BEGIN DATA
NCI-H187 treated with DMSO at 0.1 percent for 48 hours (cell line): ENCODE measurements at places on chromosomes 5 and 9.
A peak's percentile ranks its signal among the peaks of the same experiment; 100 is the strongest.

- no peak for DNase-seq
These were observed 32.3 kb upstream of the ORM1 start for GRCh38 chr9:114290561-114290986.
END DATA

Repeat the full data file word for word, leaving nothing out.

NCI-H187 treated with DMSO at 0.1 percent for 48 hours (cell line): ENCODE measurements at places on chromosomes 5 and 9.
A peak's percentile ranks its signal among the peaks of the same experiment; 100 is the strongest.

- no peak for DNase-seq
These were observed 32.3 kb upstream of the ORM1 start for GRCh38 chr9:114290561-114290986.